This week brought news that two exhibitors at the associated conference had subsequently been diagnosed with the novel coronavirus, COVID-19. The news ricocheted around the few of us who had attended the meeting; we confirmed that none of us had ventured near the conference space, nor interacted with anyone from the exhibitors' company.

Our bike club's big annual tour was only about six weeks away; should we cancel it? Other spring events were shutting down or postponing. As the week opened, we stayed the course but wondered if the county would issue or deny our permits. Riding your bike is one thing, congregating at rest stops and for the meal at the finish is another. Could we adequately ensure that people kept a safe distance from one another?

As the week drew to a close, the CDC recommended canceling events of 50 people or more for the next eight weeks. And that was that: there could be no celebration of cycling on our scenic roadways, this spring.

The week opened with 37 confirmed cases of COVID-19 in our county (population, about 1.9 million), and closed with 114 (a 200.8% increase). I decided to distract myself by watching a movie, and chose this year's Best Picture winner, Parasite. Which led to another night of disturbed sleep.

March 8, 2020

WFH: Week Zero

The message landed in my inbox on Thursday night: As of Friday, March 6, working from home was an approved (voluntary) option.

Restrictions had been escalating rapidly at the office—no international travel, all visiting workers required to return to their home locations, exhortations to stay home even if you were sure your sniffles were nothing more than seasonal allergies.

I was uncomfortable about the close quarters on our commuter shuttles. Just a couple of weeks ago I'd moved several rows back when the guy in the seat behind me kept coughing. And coughing. And coughing. Maybe it would be better to bike to work, now.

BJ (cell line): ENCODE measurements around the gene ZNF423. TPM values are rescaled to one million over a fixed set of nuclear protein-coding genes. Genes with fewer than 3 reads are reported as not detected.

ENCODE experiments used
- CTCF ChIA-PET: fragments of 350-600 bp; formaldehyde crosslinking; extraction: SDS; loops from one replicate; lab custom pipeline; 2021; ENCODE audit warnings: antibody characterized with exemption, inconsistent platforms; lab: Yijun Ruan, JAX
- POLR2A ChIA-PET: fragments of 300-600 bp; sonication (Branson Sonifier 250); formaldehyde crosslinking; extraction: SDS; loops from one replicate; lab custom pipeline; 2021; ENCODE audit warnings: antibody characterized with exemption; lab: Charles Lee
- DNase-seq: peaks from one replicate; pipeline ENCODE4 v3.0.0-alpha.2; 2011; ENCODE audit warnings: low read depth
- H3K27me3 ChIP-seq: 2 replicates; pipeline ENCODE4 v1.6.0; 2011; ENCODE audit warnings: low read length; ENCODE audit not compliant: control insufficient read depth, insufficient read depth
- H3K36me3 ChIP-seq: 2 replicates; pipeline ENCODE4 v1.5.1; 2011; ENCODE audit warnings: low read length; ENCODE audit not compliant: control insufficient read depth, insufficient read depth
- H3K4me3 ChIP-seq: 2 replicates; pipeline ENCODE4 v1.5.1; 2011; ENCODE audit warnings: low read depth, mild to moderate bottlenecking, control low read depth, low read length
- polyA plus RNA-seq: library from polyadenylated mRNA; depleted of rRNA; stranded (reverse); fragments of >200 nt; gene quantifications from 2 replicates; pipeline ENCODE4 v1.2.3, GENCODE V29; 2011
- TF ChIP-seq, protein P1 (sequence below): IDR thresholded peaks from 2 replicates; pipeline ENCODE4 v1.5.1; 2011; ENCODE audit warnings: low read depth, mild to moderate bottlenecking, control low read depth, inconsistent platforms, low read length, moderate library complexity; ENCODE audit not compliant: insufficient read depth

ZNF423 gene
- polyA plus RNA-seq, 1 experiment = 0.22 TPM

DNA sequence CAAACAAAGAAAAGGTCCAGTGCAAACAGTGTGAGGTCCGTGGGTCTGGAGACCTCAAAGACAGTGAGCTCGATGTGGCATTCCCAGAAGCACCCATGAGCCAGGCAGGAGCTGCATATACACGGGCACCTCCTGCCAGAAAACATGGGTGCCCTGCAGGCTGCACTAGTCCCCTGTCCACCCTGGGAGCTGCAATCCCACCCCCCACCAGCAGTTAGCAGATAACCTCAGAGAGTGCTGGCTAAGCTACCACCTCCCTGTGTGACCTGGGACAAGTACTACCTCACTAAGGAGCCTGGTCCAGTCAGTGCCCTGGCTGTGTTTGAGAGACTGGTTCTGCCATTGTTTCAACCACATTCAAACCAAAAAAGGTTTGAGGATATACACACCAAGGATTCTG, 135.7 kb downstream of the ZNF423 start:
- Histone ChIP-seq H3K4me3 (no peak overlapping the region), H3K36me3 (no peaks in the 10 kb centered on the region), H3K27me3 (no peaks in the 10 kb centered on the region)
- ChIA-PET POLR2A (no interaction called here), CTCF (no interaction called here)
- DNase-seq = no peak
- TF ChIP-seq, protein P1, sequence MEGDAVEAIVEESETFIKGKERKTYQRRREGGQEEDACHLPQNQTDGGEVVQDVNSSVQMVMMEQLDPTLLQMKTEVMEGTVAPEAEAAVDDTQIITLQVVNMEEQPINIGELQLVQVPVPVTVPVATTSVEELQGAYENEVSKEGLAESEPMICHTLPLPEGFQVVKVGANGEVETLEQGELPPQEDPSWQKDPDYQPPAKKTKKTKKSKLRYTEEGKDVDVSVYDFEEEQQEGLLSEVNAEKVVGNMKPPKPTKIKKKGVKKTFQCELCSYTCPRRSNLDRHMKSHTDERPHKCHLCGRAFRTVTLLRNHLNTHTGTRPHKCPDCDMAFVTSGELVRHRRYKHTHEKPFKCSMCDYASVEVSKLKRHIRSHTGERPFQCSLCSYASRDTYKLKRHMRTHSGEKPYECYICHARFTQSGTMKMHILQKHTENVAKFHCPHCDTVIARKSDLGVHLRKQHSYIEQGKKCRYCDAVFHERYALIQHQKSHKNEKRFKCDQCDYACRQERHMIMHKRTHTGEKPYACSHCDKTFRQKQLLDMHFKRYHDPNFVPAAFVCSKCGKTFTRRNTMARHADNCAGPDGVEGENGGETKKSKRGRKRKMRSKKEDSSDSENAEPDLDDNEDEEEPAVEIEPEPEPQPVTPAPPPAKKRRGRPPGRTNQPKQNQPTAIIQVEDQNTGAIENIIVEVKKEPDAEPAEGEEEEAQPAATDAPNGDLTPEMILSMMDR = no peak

But then, I'd become increasingly uneasy with the (deficient) hygiene practices of some of my coworkers. A woman who leaves the restroom without washing her hands; this week, a guy who repeatedly sneezed into his napkin at lunch, repeatedly touched it to his nose, and then ... set it right down on the countertop. [This, after all the public news and all the warnings we'd received internally.] Common sense, as the saying goes, is not all that common.

So that Thursday night, I found a good deal online for a nice “open box” monitor. We'd be in this for the long haul, I reckoned, and my laptop screen would get tiring. External keyboard? [Check.] External mouse? [Check.]

Friday felt ... different. I've worked from home before, typically when I've recovered enough from a cold to be productive, but not recovered enough to mingle with my colleagues. I was focused, I was productive, and I was content to close the laptop at the end of the workday. But I also felt ... lonely.

I was uncertain about traveling to the city on Sunday for the first ballet I would see this season, A Midsummer Night's Dream. I'd never seen it, and San Francisco Ballet hadn't performed it in more than 30 years. I decided I would drive—steering clear of public transit—and if it seemed at all sketchy after I was there, I would leave.

The mayor of San Francisco made the choice for me, shuttering all city-owned venues on Saturday. In our county, the week opened with 7 confirmed cases of COVID-19, and ended with 37 cases (a 5.29x increase).

On Sunday, I made a trip to the office to rescue the plant that lives on my desk.